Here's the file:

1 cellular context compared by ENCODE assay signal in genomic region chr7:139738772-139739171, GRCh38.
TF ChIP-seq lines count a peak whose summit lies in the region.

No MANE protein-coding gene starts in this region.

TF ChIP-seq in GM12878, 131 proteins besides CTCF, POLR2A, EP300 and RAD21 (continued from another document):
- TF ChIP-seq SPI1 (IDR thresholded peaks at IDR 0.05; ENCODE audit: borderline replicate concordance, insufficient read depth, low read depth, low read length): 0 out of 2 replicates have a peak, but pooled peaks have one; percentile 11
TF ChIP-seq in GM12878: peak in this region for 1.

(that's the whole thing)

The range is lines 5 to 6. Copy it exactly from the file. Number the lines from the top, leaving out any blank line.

- TF ChIP-seq SPI1 (IDR thresholded peaks at IDR 0.05; ENCODE audit: borderline replicate concordance, insufficient read depth, low read depth, low read length): 0 out of 2 replicates have a peak, but pooled peaks have one; percentile 11
TF ChIP-seq in GM12878: peak in this region for 1.